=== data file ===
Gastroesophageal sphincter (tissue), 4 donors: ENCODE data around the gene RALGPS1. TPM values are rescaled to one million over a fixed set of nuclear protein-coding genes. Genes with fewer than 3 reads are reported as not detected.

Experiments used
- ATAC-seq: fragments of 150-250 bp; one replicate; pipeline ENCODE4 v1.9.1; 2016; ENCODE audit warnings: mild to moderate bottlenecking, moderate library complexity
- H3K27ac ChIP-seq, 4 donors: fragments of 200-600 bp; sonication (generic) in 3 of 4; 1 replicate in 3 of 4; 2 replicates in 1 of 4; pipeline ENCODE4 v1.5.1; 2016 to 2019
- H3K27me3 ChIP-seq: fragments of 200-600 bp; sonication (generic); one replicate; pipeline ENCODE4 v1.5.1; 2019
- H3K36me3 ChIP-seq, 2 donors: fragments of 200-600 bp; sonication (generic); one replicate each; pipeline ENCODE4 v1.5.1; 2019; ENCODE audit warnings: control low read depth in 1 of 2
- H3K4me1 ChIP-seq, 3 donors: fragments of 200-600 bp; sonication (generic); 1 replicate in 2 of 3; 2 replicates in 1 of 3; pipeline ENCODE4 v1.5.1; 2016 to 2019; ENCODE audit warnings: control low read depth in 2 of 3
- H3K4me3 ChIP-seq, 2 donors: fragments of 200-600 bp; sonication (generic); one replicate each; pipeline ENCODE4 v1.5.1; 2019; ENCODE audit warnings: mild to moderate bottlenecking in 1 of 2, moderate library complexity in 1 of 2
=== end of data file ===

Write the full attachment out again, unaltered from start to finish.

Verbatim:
Gastroesophageal sphincter (tissue), 4 donors: ENCODE data around the gene RALGPS1. TPM values are rescaled to one million over a fixed set of nuclear protein-coding genes. Genes with fewer than 3 reads are reported as not detected.

Experiments used
- ATAC-seq: fragments of 150-250 bp; one replicate; pipeline ENCODE4 v1.9.1; 2016; ENCODE audit warnings: mild to moderate bottlenecking, moderate library complexity
- H3K27ac ChIP-seq, 4 donors: fragments of 200-600 bp; sonication (generic) in 3 of 4; 1 replicate in 3 of 4; 2 replicates in 1 of 4; pipeline ENCODE4 v1.5.1; 2016 to 2019
- H3K27me3 ChIP-seq: fragments of 200-600 bp; sonication (generic); one replicate; pipeline ENCODE4 v1.5.1; 2019
- H3K36me3 ChIP-seq, 2 donors: fragments of 200-600 bp; sonication (generic); one replicate each; pipeline ENCODE4 v1.5.1; 2019; ENCODE audit warnings: control low read depth in 1 of 2
- H3K4me1 ChIP-seq, 3 donors: fragments of 200-600 bp; sonication (generic); 1 replicate in 2 of 3; 2 replicates in 1 of 3; pipeline ENCODE4 v1.5.1; 2016 to 2019; ENCODE audit warnings: control low read depth in 2 of 3
- H3K4me3 ChIP-seq, 2 donors: fragments of 200-600 bp; sonication (generic); one replicate each; pipeline ENCODE4 v1.5.1; 2019; ENCODE audit warnings: mild to moderate bottlenecking in 1 of 2, moderate library complexity in 1 of 2